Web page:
Briefly: Apple most admired; Tim Cook spotted in Paris; Motorola workaroundApple has been named the "Most Admired" company for the fifth year in a row. Meanwhile, Apple CEO Tim Cook was reportedly spotted in Paris on business earlier this week. Finally, Motorola Mobility has responded to a recent injunction by a German court against it by noting that it has already implemented a workaround.
Most Admired Company
Fortune pronounced Apple as the most-admired company with a score of 8.42. Google placed second on the list of top 50 companies with a score of 7.74. EMC, the second-most-admired computer company, had a score of 6.78.
"To say it was another big year for Apple would be a gross understatement," the magazine read. "With the passing of Steve Jobs, questions swirled around the companys future. But under new CEO Tim Cooks guidance, Apple continues to prosper."
Apple ranked first in its industry for nine different "key attributes of reputation," including innovation, people management, use of corporate assets, social responsibility, quality of management, financial soundness, long-term investment, quality of products/services and global competitiveness.
The publication's most admired list is generated through a survey partnership with global management consulting firm Hay Group. The surveys ask executives, directors and analysts to rate companies for each of the attributes.
Cook in Paris
French Mac site MacBidouille (Translation) reported on Thursday that, according to one of its informants, Cook was in Paris earlier this week for a business trip of the "greatest secrecy."
The report was unable to confirm the reason for Cook's trip, but it speculated that he may have traveled to the city to sign a contract, since he would presumably have only made the trip if his physical presence was required. The publication added that it would not be surprised to learn that Apple had bought a company in France.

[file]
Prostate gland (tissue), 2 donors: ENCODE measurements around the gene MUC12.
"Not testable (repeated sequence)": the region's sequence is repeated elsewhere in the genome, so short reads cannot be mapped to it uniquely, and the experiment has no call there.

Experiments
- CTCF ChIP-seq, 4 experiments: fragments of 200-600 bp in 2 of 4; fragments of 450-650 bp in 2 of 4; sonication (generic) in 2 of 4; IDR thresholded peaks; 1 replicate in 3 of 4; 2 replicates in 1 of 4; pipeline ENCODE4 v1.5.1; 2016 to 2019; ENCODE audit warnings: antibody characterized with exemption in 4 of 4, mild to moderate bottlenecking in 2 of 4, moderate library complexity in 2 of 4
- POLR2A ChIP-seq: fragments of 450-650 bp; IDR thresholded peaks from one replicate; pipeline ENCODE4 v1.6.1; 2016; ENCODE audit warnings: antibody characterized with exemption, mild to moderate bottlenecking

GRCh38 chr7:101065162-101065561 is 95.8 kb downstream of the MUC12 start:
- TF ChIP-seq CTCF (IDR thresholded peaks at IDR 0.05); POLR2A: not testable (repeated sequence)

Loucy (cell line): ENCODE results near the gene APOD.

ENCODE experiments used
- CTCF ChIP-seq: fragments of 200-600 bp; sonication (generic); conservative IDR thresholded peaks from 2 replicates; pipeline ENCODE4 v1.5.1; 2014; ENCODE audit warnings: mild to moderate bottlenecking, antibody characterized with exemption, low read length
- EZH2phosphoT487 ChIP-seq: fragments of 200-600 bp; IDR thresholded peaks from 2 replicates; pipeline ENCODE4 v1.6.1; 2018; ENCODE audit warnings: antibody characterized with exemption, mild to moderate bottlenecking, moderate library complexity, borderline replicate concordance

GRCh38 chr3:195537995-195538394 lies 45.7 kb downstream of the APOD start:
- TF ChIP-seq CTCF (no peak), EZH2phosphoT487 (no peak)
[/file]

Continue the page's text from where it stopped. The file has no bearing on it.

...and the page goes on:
Shortly after a German judge issued an injunction against several Motorola devices for infringing on a photo gallery patent by Apple, the company issued a statement declaring that it has already implemented a way around the patent in question. As such, the company said it expects the injunction to have no impact on supply or sales of its devices.
"Todays ruling in Munich, Germany on the patent litigation brought by Apple concerns a software feature associated with performing certain functions when viewing photos in a zoomed in mode on mobile devices," the statement read. "We note that the Court ruled that performing the functions in a zoomed out mode does not infringe on this patent. We expect no impact to supply or future sales as we have already implemented a new way to view photos on our products that does not interfere with the user experience."
However, Motorola's statement contradicts earlier claims from patent expert Florian Mueller of FOSS Patents who said that any workaround by the company would "definitely degrade the user experience."
The legal battle between Apple and Motorola has heated up in recent months after several victories on either side. Motorola has won injunctions against Apple's implementation of push services, forcing its rival to announce to German customers that it has shut down iCloud push services in the country while it appeals the ruling.
Last month, Apple won an injunction against Motorola with its slide-to-unlock patent.
Motorola could also face an inquiry over its wielding of FRAND-committed patents against Apple. In order to submit patents to standards organizations, Motorola agreed to license some of its IP on Fair, Reasonable and Non-Discriminatory terms. Apple has complained to the European Commission that Motorola was unfairly using these standards-essential patents in its litigation.
Apple also appears to have taken some of the venom out of Motorola's injunction threats by submitting a license offer to Motorola that has been accepted as reasonable by a German appeals court. Mueller called the victory a "breakthrough" for Apple, noting that the company's appeal is "highly likely to succeed." At this point, were Motorola to reject Apple's offer, the appeals court could potentially label the action an antitrust violation.
Motorola had previously asked for a 2.25 percent royalty rate, but Apple balked at the figure. Pundits have labeled the rate unreasonable, given that other contributing companies asking for a similar rate would quickly eat up any profits from device sales.
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